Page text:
Online Exclusive: A Methodical Approach to Cost-Saving Initiatives

May 18, 2007
Today, a number of proven cost-saving strategies and projects are available to shippers of all sizes. These include but are not limited to the implementation

Today, a number of proven cost-saving strategies and projects are available to shippers of all sizes. These include but are not limited to the implementation of logistics management software and improved business practices, integration of FTL and LTL carriers, outsourcing to a third-party logistics provider, and converting to reusable shipping containers.

Why are some shippers more reluctant than others to invest in such initiatives to reduce costs? Perhaps because of uncertainties surrounding the selection and implementation of any new technology or process that erode confidence in a successful outcome. To increase the likelihood of achieving the targeted cost savings from such initiatives, shippers should follow these steps for each cost-saving project: operational assessment, implementation with the support of senior management, and follow through.

Conduct an Operational Assessment

Before starting a cost-savings project, perform an operational assessment to determine baseline metrics by which to measure successes and identify the biggest opportunity for improvement. The initial assessment should consider elements of your organization such as IT capabilities, personnel responsibilities, operating costs and budgets. This assessment is crucial since selection of the wrong solution or a failed implementation can be costly and poison the environment in which to introduce a better solution.

Next, estimate the costs of each project or process change, including personnel, time, money and impact on the existing organization. Then, estimate expected benefits to the organization and its customers and the time frame to realize the benefits. Last, prioritize the opportunities and develop business cases for those that are most promising.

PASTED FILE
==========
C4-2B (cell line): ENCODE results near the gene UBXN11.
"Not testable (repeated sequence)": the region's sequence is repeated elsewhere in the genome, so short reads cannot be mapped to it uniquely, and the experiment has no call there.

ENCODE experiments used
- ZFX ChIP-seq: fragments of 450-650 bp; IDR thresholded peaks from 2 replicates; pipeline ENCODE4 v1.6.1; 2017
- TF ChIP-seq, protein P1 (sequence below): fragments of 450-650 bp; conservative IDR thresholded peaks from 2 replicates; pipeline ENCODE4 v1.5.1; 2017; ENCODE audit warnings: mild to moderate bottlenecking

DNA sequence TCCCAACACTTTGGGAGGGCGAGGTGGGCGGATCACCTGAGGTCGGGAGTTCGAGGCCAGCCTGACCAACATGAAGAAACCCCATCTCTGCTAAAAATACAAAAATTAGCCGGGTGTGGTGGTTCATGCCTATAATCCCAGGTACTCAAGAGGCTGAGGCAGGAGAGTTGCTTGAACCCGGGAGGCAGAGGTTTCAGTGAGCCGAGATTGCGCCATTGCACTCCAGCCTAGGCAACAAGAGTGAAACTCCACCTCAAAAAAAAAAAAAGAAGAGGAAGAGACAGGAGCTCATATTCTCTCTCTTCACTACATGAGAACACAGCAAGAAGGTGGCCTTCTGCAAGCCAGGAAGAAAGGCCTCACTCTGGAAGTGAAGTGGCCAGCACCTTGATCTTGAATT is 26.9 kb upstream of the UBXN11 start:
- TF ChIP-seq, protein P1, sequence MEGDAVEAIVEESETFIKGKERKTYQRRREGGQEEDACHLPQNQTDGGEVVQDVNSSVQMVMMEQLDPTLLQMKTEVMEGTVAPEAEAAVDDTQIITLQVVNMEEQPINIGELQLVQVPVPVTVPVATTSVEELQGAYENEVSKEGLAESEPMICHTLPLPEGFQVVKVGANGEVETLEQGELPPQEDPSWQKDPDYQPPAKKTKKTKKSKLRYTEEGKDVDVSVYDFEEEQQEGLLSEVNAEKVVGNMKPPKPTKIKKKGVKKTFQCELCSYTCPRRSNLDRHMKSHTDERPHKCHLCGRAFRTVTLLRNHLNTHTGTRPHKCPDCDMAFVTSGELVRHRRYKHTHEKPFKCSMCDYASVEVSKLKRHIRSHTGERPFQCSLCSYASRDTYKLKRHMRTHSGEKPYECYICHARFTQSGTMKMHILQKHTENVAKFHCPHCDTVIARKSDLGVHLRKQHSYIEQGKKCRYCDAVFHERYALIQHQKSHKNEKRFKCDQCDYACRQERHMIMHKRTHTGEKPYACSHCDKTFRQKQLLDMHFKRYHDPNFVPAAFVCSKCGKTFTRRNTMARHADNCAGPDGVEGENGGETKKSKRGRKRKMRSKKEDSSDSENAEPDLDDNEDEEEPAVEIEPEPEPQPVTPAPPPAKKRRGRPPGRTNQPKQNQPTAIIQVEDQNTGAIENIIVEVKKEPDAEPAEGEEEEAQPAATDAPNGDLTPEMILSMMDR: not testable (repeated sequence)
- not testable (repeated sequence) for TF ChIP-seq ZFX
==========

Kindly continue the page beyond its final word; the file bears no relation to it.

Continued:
For example, one of our clients in the pharmaceutical industry wished to install machine vision systems on its production equipment to validate the accuracy of date and lot codes on 100% of labels prior to shipment. Labels that contain incorrect information or are illegible can result in consumer backlash or FDA regulatory enforcement action.

Prior to the proposal of the project to management, we conducted a feasibility study to determine:

  • Potential cost of shipment of faulty labels
  • Potential for defects to elude machine vision inspection
  • Cost of hardware
  • Options to integrate machine vision equipment with plant floor and IT systems
  • Implementation and training timeline
  • Potential cost reduction due to fewer product returns or recalls and eliminated cost of intermittent manual inspection
  • Alternatives to the project.
Implement with Support of Senior Management

To improve the chances of achieving the targeted goals of a new technology or new way of doing things, shippers should only try to implement projects that have the full support of senior management. Company leaders have an understanding of the organizations' overall goals and budget, and must help select the cost-reduction opportunities with the most potential.

To ensure the continued involvement of senior managers, an organization should form an executive steering committee for improvement projects. Direct involvement of top managers can increase the status of a project and motivate members of the project team.

A focused team is critical to project success. Too often, projects fail or experience significant delays due to lack of accountability or low priority of the project to the team. This is especially true in matrix organizations where people report to more than one boss. To mitigate the risk of project failure, the executive steering committee should appoint project managers, ensure available capacity of the project team and define high-level expectations for the project. Project leaders should then assemble focused teams to perform project tasks and define responsibilities of the team members.